Updated: Jan 3
If you know me well you may have already realised that I'm a little crazy.
One of my stranger habits is that I write an email to myself once each week, usually on a Friday afternoon or Saturday morning.
Nobody ever reads the email, and I usually don't even re-open it myself, but it's a technique that I find really helpful. By taking whatever thoughts come into my head and committing them to paper (or screen) I seem to be able to stop them from whirling around my skull and crashing into each other. It also reminds me to take a moment to stop and look back at what I'm doing.
For the first time I’m going to start sharing a few of these weekly reports to myself.
It’s very tempting as a company founder to take every opportunity to present a carefully polished image, like teenagers curating their Instagram profiles. But that’s not what real life is like. We want to run Quantico as transparently as we can, and publishing these articles is one small part of that.
Our changing business model
We held our first ever full team day on Monday. In a way it was kind of surprising to notice that we’ve suddenly become a team of seven incredibly talented people. As the change had been happening so gradually it was only when we physically brought all of those people into one room that it really sank in.
The fact that we’ve grown the business with zero investment has meant that we’ve had to reinvent ourselves a few times along the way.
At the start I was basically a contractor selling my own time for money. Later we had to set up systems to allow me to collaborate with people in different areas. When Ju-Vern joined those systems improved, but I had absolutely no idea how to sell a service that I was not personally involved in. This led to a lot of misunderstanding when entrepreneurs got the (misguided) idea that they would like me to personally work on their company.
Now we’re at a stage where we’ve proven we can sell to our target buyers, and we’ve got the systems and the track record to deliver the work.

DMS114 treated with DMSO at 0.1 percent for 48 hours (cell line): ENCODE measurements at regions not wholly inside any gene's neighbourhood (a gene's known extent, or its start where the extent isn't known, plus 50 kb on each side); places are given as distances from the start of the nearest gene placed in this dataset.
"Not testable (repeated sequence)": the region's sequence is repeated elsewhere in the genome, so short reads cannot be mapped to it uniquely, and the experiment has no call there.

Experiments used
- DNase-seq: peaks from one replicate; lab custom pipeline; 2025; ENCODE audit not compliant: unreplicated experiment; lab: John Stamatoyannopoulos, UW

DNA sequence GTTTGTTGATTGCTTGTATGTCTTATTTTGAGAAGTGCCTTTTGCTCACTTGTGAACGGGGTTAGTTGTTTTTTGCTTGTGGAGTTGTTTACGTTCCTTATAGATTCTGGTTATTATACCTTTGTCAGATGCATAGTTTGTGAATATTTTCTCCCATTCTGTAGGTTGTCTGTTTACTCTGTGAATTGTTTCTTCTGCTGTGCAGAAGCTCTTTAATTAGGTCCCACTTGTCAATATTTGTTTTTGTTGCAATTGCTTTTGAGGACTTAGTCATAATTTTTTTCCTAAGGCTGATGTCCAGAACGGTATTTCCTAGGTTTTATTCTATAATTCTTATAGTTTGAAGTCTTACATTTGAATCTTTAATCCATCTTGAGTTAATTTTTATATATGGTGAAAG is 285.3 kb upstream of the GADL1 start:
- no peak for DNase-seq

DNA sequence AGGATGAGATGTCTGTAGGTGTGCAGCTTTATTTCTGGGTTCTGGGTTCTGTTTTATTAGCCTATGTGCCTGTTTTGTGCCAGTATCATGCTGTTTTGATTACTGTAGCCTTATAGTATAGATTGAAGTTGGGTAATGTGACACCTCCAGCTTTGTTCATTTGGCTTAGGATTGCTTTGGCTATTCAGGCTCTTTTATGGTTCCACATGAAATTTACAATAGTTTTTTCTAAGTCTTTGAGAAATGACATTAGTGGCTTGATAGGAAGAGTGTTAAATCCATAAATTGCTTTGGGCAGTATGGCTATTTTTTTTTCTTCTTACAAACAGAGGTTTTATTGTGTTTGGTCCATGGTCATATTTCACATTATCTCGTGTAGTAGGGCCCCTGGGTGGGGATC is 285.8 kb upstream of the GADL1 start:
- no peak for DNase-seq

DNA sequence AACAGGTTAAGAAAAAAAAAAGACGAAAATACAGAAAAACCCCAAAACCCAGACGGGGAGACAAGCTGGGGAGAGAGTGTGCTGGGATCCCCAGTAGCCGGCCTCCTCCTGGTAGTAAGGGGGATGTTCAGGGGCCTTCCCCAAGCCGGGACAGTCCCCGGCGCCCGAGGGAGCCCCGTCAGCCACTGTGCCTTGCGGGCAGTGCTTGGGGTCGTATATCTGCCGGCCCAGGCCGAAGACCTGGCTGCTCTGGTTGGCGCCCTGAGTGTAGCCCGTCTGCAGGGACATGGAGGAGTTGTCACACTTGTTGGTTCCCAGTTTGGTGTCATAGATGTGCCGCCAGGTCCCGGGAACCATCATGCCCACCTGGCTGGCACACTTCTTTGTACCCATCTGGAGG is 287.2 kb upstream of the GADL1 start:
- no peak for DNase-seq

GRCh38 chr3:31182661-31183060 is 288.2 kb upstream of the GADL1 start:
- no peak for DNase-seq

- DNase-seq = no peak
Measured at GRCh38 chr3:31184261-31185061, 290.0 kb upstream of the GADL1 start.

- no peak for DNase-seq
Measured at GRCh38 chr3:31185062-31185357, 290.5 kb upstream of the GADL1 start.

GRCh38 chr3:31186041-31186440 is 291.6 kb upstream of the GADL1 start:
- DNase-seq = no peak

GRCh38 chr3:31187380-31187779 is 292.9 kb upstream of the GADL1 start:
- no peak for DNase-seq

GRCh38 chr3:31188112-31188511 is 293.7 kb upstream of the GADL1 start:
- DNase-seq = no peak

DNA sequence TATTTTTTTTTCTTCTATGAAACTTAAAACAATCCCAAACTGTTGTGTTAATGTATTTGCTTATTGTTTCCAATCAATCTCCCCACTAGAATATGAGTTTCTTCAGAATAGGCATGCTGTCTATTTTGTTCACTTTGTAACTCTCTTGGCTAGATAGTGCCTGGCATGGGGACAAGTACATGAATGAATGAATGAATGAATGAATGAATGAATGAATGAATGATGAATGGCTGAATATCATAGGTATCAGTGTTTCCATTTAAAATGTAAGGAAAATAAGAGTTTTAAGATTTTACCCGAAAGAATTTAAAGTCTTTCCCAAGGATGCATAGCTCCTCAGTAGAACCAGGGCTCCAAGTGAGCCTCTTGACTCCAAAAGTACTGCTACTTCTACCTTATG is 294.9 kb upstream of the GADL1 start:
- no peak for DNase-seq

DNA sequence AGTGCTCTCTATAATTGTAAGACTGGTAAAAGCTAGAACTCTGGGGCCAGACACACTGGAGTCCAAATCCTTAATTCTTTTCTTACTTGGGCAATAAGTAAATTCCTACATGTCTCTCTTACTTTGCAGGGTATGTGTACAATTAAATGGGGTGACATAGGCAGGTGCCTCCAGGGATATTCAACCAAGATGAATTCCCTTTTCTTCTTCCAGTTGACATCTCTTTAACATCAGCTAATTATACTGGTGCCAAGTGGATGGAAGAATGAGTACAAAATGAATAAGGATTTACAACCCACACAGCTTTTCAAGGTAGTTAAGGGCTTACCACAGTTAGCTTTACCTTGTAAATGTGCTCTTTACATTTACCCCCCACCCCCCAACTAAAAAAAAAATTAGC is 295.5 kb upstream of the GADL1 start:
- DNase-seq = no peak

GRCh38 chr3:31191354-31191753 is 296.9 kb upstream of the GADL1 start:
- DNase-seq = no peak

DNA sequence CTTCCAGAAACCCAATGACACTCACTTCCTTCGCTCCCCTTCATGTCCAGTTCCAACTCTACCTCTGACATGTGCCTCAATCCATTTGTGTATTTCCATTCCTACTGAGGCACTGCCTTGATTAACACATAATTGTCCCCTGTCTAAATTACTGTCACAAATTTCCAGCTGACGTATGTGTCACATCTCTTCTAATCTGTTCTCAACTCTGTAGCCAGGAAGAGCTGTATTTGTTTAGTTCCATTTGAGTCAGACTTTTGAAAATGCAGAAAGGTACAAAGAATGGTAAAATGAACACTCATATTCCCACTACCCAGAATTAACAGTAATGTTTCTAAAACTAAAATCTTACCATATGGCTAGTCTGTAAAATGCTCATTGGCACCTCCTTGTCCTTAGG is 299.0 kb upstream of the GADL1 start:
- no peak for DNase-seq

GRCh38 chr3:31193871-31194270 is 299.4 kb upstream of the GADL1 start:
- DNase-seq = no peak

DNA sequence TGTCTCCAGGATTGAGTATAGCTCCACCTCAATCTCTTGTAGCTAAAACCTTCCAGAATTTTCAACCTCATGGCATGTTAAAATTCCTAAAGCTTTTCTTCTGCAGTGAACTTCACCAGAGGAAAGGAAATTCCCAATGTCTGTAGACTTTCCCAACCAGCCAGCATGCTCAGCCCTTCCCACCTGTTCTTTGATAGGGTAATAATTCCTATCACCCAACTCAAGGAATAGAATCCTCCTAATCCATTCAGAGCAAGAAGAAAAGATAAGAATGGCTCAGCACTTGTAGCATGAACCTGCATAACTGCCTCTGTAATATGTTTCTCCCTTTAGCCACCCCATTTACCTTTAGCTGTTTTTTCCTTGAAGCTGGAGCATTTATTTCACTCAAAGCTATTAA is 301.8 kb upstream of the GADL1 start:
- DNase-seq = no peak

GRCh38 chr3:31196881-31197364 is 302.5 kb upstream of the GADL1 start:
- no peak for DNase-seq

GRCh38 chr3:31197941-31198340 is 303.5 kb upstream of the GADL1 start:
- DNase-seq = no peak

But it’s becoming ever clearer that our ability as founders to deliver the work is completely irrelevant to the future of this business model.
For our business model to operate at the size we’re targeting it needs two things: One is setting up systems and software that make it easy for people to collaborate and succeed. We’ve been aware of the importance of this for a long time and have already made a lot of great progress on it.
What we need to focus on now
Secondly, we need to be able to find accountants with raw talent, and to turn them into world class Finance Business Partners. We always knew we would have to do this, but I’ve only just come to appreciate how quickly this would become the single most important part of my job.
I believe that you can boil down any business to one key competency that makes it work. For Quantico I believe it will be our ability to invest in junior team members until they pay dividends.
On-boarding our first employee we got some things right and some things wrong. It worked really well getting him to spend a fortnight shadowing and working as a remote accountant behind the scenes. But we were wrong in our assumption that we could, or should, be able to supervise him remotely part of the time whilst he worked at a client site.